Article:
2. Flour tortillas-- Heat a dry pan (not non-stick!) to medium-high heat, and toss the tortilla on there. Flip and rotate every 10-20 seconds, until it gets all bubbly and crunchy and delicious. Elevates store-bought from "edible" to "actually pretty tasty".

3. Bread-- Er... Toast it. To make toast.

I have heard rumors of people turning water into some sort of frigid, crunchy solid, but remain skeptical.

Freezing tofu before frying---

After eating a super-delicious tofu hotpot at a local Chinese joint (so good that I order it every time, in spite of my heavily carnivorous leanings), I managed to beg from them the secret of how they get the tofu so crisp, spongy, and meat-like-- They drain it well, freeze it overnight, thaw, and cook.

I've tried it many times myself, and once you freeze it, the dense firm tofu ends up with a lot of small holes in it, kind of a like a soy-sponge. Once you squeeze out the moisture (again, just like a sponge), you can marinate it in a matter of seconds. Lightly dust slices in cornstarch and pan-fry; the difference between un-frozen tofu and previously-frozen is nothing short of miraculous.

Has anyone out there tried this? Have I actually come across some new information, or am I about to be link-bombed with a dozen recipes where Kenji does this? =p

Fun With Elephant Garlic

Local grocery store had some elephant garlic on super-discount; dollar a head. Always found it interesting looking, but was unwilling to pay four bucks for a bulb of garlic, so I bought ten. Thus far, I've roasted half-cloves with potatoes and herbs; very tasty, though learned you have to put the garlic in about twenty minutes after you start the potatoes, or they'll end up burnt. Have also mashed roasted cloves into mashed potatoes; taste was quite mild, but I liked the added moisture (I often mash a turnip or two into my potatoes for the same reasons). Was wondering if anyone here had tried slicing it thin and making garlic chips before? Also, any other brilliant ideas of what I should do with my ridiculous amount of elephant garlic?

Thanks, SE community!

Microwaveable Pork Rinds--

Found some microwaveable "Lowrey's Bacon Curls" at a local dollar store, and bought them as a gag. They come in a microwave popcorn style package; two minutes, and they pop and expand to fill the bag. To my great surprise, they were some of the best pork rinds I'd ever had.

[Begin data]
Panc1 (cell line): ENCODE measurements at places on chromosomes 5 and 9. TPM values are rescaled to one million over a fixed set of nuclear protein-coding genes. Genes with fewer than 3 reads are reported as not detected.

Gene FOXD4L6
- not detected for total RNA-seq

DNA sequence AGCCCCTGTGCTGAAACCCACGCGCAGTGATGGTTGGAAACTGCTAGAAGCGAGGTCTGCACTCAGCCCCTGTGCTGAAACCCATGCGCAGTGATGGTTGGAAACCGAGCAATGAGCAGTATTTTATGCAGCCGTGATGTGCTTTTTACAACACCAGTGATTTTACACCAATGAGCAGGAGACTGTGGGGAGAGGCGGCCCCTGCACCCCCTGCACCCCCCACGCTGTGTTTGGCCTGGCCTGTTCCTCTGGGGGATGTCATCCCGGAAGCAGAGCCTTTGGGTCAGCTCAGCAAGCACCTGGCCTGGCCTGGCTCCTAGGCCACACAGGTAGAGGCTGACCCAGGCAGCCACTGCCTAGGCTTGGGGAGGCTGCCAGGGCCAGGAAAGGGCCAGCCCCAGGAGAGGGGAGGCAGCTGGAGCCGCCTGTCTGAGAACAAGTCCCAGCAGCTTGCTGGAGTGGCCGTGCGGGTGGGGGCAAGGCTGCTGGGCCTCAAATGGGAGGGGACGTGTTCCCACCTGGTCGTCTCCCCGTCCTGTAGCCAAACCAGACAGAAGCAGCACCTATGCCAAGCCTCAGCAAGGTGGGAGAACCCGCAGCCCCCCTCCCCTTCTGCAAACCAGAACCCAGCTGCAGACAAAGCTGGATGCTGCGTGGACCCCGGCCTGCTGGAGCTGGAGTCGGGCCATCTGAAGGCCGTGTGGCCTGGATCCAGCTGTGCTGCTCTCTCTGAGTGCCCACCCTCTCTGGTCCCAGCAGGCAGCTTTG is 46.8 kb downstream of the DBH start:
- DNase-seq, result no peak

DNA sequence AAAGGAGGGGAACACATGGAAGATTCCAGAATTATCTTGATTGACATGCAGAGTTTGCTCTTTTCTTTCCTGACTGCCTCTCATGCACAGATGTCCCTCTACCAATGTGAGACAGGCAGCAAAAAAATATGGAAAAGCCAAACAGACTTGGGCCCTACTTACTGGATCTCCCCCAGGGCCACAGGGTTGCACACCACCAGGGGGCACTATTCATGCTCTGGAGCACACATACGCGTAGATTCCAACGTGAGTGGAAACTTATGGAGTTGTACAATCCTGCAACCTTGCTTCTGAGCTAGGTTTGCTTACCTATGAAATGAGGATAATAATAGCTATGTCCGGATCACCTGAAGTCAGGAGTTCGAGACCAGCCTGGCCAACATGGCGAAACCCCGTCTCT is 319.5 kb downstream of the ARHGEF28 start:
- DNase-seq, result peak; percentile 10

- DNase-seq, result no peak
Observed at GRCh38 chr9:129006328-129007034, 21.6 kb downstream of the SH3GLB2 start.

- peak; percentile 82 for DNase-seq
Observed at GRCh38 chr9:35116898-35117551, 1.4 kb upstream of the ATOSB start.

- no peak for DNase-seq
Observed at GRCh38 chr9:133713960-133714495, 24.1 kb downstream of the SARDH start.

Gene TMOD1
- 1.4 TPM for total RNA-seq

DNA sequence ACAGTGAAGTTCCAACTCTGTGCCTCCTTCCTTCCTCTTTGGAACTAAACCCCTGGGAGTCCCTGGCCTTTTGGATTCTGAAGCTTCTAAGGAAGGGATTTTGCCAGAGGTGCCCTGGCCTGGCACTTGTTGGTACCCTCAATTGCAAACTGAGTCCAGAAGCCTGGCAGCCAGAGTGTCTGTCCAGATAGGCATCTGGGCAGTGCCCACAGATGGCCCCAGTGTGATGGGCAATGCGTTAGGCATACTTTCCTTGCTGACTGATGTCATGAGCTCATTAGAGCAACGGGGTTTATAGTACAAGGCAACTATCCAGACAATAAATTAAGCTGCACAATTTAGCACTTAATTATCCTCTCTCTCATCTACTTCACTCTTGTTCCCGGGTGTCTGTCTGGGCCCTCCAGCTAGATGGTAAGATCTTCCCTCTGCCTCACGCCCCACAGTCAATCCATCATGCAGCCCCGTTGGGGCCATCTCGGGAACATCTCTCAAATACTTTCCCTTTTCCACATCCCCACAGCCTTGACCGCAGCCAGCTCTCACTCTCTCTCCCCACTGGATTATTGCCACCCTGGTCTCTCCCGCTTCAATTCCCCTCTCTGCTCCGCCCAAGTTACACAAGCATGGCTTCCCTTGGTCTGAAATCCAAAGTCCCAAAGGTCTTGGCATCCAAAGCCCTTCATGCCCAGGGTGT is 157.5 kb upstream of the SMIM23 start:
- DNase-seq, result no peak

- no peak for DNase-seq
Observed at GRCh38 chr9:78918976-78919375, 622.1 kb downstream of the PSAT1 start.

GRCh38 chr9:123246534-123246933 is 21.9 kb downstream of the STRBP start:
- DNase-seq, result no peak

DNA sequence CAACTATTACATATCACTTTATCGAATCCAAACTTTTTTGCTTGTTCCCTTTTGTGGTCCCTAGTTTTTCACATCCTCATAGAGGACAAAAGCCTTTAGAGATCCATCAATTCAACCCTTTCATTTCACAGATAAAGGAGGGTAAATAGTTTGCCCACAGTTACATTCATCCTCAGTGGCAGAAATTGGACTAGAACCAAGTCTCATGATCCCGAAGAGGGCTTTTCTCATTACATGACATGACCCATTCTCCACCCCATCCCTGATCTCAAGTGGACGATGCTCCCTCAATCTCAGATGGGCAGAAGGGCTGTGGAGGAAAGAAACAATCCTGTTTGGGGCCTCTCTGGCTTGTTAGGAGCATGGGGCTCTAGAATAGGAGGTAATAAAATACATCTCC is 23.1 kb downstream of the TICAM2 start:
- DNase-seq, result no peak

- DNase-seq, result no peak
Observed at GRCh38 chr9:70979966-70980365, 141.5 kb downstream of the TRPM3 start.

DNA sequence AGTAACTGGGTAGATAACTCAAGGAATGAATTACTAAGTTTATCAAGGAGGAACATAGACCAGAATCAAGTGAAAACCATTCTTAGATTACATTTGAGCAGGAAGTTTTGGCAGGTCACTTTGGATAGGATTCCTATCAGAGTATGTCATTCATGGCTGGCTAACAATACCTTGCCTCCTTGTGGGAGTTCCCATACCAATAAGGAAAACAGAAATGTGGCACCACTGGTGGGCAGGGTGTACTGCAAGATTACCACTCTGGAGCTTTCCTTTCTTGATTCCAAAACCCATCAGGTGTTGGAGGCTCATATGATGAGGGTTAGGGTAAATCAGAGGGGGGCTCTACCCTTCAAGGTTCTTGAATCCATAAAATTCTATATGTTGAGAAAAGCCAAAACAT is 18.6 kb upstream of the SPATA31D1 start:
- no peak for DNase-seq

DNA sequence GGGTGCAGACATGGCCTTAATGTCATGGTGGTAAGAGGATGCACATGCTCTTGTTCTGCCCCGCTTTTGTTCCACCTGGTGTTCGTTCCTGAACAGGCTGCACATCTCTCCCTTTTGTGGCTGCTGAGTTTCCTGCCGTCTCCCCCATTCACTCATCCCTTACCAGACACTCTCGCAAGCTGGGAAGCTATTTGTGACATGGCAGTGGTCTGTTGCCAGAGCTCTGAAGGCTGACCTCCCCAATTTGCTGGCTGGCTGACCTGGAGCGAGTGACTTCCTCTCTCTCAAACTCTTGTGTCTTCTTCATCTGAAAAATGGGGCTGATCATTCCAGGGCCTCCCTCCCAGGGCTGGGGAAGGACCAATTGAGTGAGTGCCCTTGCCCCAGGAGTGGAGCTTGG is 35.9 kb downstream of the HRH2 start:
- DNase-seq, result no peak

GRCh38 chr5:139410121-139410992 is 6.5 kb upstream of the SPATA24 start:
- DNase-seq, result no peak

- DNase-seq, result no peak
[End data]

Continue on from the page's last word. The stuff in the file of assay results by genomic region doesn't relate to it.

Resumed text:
Has anyone ever tried/heard of these? Also, if anyone has a recommendation for other brands of microwaveable chicharones, I'm looking to further explore my new-found addiction.

Smoking/slow braising brisket

Okay, so--

I bought a whole brisket, and my plan is to primarily cook it low and slow, with moisture, in the oven; however, I also want to get some smoke into it by smoking it on my cheap kettle-grill for an hour or so. Can I smoke it, THEN braise it, or should I do it the other way around?

Thanks, SE Community.

Mushroom Catsup--

So, I made some mushroom catsup, and while it is fascinating and tasty, I really have no idea what to do with it.

I've used it as steak/burger sauce, and in bloody marys (AMAZING), but I can't think of any other applications. Delicious, but very strongly flavored. I've thought of using it to glaze pork loin, but i'm afraid it will burn.

Here's the recipe I used--

2 pounds of mushrooms, diced small, then heavily salted and left out for 24 hours. Dump into a pot with an onion diced small, lots of black pepper, good hit of allspice, cumin, little hot sauce, and about half a cup of white balsamic. Simmered for about two hours until, well, goo-like, and blended smooth with a stick blender. Simmer a little longer, because why not. Let mellow at least overnight, and it seems to be getting better with time (made it three days ago).

So! Any thoughts as to what to do with it? Also, anyone here ever made their own? Alternate recipes/additions would be welcome as well.

Carnitas help/tricks?

About to serve carnitas (slow-cooked pork shoulder that is then shredded, anyway) to a large group, and wondering if anyone had tips on how to speed up the crisping stage.

I normally make my carnitas by taking 5-8 pounds of pork shoulder, and simmering it in a large pot with limes, oranges, chiles, cumin, and broth/water up to half-way up the shoulder, until it shreds easily. While perfectly enjoyable at this stage, I then crisp it up by putting the shredded pork into a large baking dish, ladling the rendered fat/broth over it to almost cover, and baking at 400 degrees, stirring periodically until the meat absorbs most of the liquid, and starts to crisp/burn around the edges. Tasty and magical.

My problem is that i'm taking the braised and shredded pork to a friend's house, planning on doing the crisping stage there; however, I'm trying to avoid making everyone wait for an hour or two while it finishes. Any suggestions as to how I can speed up this part of the cooking?

While the pork is perfectly fine without that step, I'm trying to show off for some friends, so any suggestions/Mexican-grandmother-secrets would be greatly appreciated.

Cooking as rite of passage--

"Back in the day" (Highschool), whenever my group of friends wanted to have a new person hang around, they were forced to go through an initiation to prove their toughness. Namely, they were pushed into a kitchen, given a skillet, fork, and a pound of bacon, and forced to relinquish their clothes until such time as they handed out a platter of perfectly-cooked bacon.

Having cooked naked-bacon myself, I must say that it takes great strength of character. Anyone have any similar rite-of-passage cooking rituals?

Or, any suggestions for variations of cooking bacon naked? "Mean" but not "potentially fatal", preferably.

I found Will Gordon

Stumbled onto this by accident, when some site or another linked to "36 Cheap Beers Ranked from Bad to Worst". I thought, "Hey, Will Gordon would be perfect for that!" Lo and behold....